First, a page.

Saturday, October 14, 2017

Can I use something from my first chapter in the query?

I'm writing a story set in a dystopian world. If I have a section in my first chapter that I think nicely summarizes this new world, can I use that in my query? Of course, I will add the main story points as well, but I really like how I've managed to establish this setting. It does a great job grabbing the readers attention and I would like to use it in my query.

I guess my real question is: Will an agent get upset / frustrated / bored three pages into my MS when they realized they're re-reading the same two paragraphs that were in my query?

You haven't found the QueryShark blog yet have you?

Short answer to your question: yes

Some context: Nothing annoys me faster than re-reading things in a query.  It's a textbook illustration of the writer not thinking about the purpose of a query. The purpose of a query (all together now) is to entice me to read the pages, and then more pages after that.

Repeating yourself does not accomplish that goal.

Furthermore, you're under the impression (hence the QS comment) that you NEED to tell me about the world.  You do not. You need to tell me about the plot. You need to beguile me into wanting to know what happens next.  World building rarely does that. Plot does.

So, first, hie thee over to Query Shark.
And get your plot on the page.
You only have about 250 words to intrigue me. Use them wisely.

I don't have to know how dragons learned to read to believe that they can.


Amy Johnson said...

"All together now" cracked me up.

E.M. Goldsmith said...

Yep, still stressing over my query - so keep these posts coming so I can make totally original mistakes in mine. I think I must be on draft 10^nth power.

Well, watching my favorite football (soccer to Americans) team, Liverpool try not to get crushed by Man U and then off to the cafe to edit and cry over my query. Good luck, OP.

Carolynnwith2Ns said...

Yowza, I didn't think I'd have to read today's post with my Kidde, Dry Chem. 5B:C.
Usually I'm in a wet suit.

Today's assignment:
What's plot?
Why is it important?

Julie Weathers said...

Queries frustrate me. I send people asking questions about queries to Query Shark and Miss Snark because it's all there and they still come back with the same mistakes. It's like, "Yeah, I read all that stuff, but I'm different and don't need to follow the rules because_______."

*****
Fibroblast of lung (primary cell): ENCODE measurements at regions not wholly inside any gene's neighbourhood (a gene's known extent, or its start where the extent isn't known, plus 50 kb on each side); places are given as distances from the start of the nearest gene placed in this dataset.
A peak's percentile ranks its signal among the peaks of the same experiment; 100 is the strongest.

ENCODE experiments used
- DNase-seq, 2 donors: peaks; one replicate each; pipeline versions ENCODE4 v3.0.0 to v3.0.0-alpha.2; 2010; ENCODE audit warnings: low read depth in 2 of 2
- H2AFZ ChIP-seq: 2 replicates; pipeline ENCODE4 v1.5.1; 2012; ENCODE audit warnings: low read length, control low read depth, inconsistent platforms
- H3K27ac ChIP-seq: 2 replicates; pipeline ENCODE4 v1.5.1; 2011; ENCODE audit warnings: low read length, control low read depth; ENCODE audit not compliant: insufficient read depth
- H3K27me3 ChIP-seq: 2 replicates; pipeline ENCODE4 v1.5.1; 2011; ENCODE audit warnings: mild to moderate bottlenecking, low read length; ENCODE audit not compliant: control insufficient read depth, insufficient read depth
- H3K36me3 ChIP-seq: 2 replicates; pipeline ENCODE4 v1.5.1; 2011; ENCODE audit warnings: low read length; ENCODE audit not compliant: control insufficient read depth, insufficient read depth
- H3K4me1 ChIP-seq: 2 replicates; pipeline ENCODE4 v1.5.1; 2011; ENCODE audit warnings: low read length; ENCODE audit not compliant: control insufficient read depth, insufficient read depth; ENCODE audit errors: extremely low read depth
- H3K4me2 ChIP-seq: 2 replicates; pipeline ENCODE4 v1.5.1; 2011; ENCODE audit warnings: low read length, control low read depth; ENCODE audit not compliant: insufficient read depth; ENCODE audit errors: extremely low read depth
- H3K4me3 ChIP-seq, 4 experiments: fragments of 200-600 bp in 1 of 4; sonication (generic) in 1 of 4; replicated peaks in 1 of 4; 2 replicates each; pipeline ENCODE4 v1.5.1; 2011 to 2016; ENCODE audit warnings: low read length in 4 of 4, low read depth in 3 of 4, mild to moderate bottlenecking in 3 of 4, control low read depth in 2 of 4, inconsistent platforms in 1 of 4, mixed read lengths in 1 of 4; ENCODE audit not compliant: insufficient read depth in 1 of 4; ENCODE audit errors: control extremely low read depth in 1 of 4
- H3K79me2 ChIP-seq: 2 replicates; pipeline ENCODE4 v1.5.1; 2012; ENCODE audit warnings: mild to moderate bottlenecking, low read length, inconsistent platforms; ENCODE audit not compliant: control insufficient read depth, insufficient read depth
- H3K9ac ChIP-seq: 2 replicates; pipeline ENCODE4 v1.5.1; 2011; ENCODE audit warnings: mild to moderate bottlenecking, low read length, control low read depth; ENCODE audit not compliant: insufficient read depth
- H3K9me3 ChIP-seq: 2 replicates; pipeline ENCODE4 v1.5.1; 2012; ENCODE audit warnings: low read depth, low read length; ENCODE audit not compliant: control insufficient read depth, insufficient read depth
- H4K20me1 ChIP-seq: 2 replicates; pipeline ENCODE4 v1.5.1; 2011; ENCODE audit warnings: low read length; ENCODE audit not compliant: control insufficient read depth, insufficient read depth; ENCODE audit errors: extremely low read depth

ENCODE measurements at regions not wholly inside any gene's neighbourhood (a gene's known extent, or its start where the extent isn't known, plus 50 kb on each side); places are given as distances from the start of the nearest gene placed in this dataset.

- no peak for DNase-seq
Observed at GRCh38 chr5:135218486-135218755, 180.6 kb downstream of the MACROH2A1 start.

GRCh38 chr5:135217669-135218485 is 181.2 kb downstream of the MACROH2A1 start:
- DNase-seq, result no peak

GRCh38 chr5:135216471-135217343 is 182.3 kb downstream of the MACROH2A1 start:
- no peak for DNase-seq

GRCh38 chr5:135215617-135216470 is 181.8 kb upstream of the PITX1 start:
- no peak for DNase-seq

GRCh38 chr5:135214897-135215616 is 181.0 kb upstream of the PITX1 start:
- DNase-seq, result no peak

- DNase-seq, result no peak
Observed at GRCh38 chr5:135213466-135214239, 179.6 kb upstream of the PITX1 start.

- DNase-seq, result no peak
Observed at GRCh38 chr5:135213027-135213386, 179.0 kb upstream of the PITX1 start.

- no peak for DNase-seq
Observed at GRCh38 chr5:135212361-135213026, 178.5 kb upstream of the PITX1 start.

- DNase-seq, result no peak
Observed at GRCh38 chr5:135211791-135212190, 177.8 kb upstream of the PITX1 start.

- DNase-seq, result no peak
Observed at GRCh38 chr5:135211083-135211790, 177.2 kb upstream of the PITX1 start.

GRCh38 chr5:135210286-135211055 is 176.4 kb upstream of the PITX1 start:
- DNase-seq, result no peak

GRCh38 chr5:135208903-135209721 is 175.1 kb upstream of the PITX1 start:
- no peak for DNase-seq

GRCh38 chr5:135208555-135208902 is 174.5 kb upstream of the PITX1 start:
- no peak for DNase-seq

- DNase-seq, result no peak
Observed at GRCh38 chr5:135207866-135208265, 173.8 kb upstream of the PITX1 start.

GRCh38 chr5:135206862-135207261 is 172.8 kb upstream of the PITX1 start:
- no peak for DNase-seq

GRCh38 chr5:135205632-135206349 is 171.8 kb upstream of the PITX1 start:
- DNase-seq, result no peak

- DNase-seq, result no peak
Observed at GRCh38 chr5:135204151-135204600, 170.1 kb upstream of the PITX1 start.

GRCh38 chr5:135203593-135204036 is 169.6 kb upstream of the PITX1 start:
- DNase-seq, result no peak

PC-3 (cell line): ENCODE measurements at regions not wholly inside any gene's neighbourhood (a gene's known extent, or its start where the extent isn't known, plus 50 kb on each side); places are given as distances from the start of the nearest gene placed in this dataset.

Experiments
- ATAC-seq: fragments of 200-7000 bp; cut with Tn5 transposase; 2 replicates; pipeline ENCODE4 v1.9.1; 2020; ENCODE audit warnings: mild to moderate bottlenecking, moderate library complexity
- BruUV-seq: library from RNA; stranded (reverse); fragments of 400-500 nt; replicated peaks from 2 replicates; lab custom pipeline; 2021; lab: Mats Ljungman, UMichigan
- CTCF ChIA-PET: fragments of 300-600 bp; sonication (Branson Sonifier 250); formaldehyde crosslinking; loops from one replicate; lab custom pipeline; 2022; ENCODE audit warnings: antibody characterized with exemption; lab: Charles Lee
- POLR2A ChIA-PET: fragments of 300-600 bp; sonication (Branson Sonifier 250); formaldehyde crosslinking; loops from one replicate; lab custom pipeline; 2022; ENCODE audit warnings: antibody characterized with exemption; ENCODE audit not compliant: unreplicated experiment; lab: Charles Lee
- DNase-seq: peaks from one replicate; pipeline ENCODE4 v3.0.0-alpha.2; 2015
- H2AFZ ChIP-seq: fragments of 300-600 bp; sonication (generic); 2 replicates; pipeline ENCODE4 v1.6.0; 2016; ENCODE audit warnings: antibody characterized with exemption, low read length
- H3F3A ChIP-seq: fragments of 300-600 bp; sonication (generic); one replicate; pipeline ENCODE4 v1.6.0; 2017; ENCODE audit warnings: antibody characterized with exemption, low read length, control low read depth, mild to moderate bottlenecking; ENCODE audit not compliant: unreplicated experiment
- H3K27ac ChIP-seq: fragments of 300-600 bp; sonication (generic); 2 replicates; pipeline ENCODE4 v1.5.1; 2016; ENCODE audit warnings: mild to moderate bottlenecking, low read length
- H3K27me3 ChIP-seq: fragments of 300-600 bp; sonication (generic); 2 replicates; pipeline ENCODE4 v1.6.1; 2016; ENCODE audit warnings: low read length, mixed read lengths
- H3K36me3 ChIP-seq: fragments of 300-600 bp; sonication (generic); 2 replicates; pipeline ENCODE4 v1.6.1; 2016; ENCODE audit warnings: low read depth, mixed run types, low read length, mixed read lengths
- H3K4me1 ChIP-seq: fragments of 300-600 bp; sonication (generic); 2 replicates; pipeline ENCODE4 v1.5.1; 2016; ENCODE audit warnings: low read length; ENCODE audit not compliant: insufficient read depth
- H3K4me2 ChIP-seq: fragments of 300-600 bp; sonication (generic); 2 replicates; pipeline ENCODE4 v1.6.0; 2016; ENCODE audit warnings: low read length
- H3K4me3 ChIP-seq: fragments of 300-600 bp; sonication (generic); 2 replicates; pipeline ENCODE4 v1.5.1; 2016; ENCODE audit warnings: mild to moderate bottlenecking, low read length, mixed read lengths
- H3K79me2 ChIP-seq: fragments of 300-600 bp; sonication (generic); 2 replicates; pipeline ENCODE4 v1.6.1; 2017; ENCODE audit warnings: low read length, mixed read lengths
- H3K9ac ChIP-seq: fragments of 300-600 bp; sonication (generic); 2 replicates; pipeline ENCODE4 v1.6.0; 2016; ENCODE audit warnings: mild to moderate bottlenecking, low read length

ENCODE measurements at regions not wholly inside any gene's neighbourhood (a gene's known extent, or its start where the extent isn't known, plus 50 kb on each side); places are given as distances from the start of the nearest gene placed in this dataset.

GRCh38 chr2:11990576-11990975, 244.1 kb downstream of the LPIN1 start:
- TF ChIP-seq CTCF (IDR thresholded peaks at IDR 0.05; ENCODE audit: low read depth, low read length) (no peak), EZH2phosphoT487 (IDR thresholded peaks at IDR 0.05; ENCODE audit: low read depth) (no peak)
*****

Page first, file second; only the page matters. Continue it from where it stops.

After you say so many times: Who is the protagonist? What do they want? What's standing in their way? What happens if they don't get it? and the person comes back with another version of purple prose that tells nothing about the story, plot, or character, I move on.

I'm not hammering on the OP, but "when they realized they're re-reading the same two paragraphs that were in my query?" is a real sign there's a problem. You've got about three paragraphs to work with and you just wasted two setting up the world, which probably has nothing to do with the plot.

It's not easy. I'm not quite done with Rain Crow, but I'm going to pitch it at Surrey and I'm not sure how to do it. So, for all my good advice, it's hard for me to put it in action for myself.

Good luck to the OP. You can do it and it will be worth it.

BJ Muntain said...

OP: It's absolutely wonderful you have that section in your first chapter.THAT's what you need to keep an agent reading.

But a query is an overall view of the plot, main character(s), choices and consequences. I wouldn't put more than one line of worldbuilding in a query, unless it's an aspect of the world that is essential to the plot - and even then, only in a way that furthers the plot. For instance, rather than discussing the geography of MadeUpStan, you might say, "The mountains between Ryan and Fiona were grim and filled with BigBadGuy's minions. But if he doesn't cross them, Fiona will be lost forever in the dreary land between Past and Future."

BJ Muntain said...

Dang, Julie. I can't get to Surrey this year. Are we taking turns, or something? Is the universe conspiring to keep us from going at the same time? Why can't I stop asking questions?

*Drinks coffee and sighs.*

Have a wonderful time, Julie. One of these years, I'll buy you your choice of drink/dessert/book and enjoy your company at the Sheraton Guildford bar/restaurant. Best of luck with your pitch!

Julie Weathers said...

BJ What the heck? I thought you were going to be there. I am so disappointed.

I almost canceled as my knees are totally shot and money is so tight, but the plane ticket and conference are paid for. My son said I need to go and enjoy myself. "You only live once and need to enjoy the time you have left."

"That sounds kind of ominous."

"LOL Yeah, I didn't mean it that way."

I think his career options as a diplomat are limited.

Sherry Howard said...

Am I the only one who fell in love with the reading dragon??

BJ Muntain said...

Julie: I'm sorry. I'm hoping to be able to go next year (missing Surrey sets me on a downward spiral. It just feels like I'm giving up on my writing, which I don't want to do.) Money's been more than tight here, too, and I didn't have the conference fee in June.

I know other Reiders are going, too. Please say 'hi' from me.

Melanie Sue Bowles said...

Sherry I'm in dragon love, right beside you. And I love this > "I don't have to know how dragons learned to read to believe that they can."